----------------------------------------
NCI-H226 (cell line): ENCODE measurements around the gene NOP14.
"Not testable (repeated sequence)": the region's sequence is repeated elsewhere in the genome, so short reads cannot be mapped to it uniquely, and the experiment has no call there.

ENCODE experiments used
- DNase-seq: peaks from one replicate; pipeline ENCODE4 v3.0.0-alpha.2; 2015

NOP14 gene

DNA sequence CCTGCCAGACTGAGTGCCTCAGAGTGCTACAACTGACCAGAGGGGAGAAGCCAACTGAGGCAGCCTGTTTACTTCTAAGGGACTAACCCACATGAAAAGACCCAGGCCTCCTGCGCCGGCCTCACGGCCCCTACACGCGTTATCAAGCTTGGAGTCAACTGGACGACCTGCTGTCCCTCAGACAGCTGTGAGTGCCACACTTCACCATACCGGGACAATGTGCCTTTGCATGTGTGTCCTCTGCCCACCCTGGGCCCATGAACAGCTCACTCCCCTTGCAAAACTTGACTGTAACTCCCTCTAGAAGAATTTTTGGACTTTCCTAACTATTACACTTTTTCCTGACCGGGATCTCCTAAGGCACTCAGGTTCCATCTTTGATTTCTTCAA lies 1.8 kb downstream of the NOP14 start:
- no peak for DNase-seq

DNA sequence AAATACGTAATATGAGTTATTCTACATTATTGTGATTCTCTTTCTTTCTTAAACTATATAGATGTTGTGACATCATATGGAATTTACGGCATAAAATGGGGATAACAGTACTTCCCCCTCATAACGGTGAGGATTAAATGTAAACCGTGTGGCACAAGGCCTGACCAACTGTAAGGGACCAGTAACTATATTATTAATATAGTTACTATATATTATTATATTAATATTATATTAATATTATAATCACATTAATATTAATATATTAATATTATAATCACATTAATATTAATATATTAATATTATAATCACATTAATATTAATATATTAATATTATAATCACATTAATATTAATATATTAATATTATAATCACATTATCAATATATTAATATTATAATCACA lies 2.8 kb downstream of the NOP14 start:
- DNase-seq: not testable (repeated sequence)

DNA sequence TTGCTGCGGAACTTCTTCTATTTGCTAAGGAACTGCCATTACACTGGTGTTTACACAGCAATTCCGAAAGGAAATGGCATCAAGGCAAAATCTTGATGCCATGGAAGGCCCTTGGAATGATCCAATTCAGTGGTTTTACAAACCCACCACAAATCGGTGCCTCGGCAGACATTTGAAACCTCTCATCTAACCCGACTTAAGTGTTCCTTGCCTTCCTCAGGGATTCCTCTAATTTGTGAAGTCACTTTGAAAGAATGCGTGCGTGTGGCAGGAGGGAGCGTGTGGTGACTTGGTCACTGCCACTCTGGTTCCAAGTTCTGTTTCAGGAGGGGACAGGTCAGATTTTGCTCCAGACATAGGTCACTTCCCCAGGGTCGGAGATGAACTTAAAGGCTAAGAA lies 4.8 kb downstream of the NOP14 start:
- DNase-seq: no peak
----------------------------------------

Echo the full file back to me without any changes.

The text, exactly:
NCI-H226 (cell line): ENCODE measurements around the gene NOP14.
"Not testable (repeated sequence)": the region's sequence is repeated elsewhere in the genome, so short reads cannot be mapped to it uniquely, and the experiment has no call there.

ENCODE experiments used
- DNase-seq: peaks from one replicate; pipeline ENCODE4 v3.0.0-alpha.2; 2015

NOP14 gene

DNA sequence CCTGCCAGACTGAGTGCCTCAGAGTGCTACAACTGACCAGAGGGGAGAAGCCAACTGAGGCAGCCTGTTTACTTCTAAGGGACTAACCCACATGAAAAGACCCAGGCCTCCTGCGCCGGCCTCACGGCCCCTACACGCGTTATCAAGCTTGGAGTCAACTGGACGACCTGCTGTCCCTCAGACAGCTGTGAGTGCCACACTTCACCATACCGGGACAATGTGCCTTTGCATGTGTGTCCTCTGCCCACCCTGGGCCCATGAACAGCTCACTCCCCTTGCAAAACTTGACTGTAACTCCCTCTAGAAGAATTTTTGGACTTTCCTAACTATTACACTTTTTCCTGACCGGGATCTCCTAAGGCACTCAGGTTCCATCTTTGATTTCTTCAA lies 1.8 kb downstream of the NOP14 start:
- no peak for DNase-seq

DNA sequence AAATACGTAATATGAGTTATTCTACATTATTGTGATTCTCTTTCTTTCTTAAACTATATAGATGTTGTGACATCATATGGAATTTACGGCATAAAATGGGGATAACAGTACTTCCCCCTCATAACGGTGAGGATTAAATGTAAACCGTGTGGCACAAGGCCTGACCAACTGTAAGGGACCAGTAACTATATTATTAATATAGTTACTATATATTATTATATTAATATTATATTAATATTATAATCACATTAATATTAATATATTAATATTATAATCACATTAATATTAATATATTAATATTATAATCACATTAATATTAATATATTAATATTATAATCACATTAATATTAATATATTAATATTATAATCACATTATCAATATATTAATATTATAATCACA lies 2.8 kb downstream of the NOP14 start:
- DNase-seq: not testable (repeated sequence)

DNA sequence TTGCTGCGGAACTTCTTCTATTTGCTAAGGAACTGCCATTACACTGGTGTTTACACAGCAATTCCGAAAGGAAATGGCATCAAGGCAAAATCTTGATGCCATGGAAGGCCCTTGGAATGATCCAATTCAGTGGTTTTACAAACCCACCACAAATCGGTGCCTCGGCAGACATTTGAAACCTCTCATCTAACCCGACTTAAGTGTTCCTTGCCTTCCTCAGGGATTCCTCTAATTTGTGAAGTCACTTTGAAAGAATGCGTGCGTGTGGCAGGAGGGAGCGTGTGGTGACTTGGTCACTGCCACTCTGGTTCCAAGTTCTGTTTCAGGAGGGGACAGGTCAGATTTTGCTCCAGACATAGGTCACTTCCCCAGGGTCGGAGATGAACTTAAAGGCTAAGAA lies 4.8 kb downstream of the NOP14 start:
- DNase-seq: no peak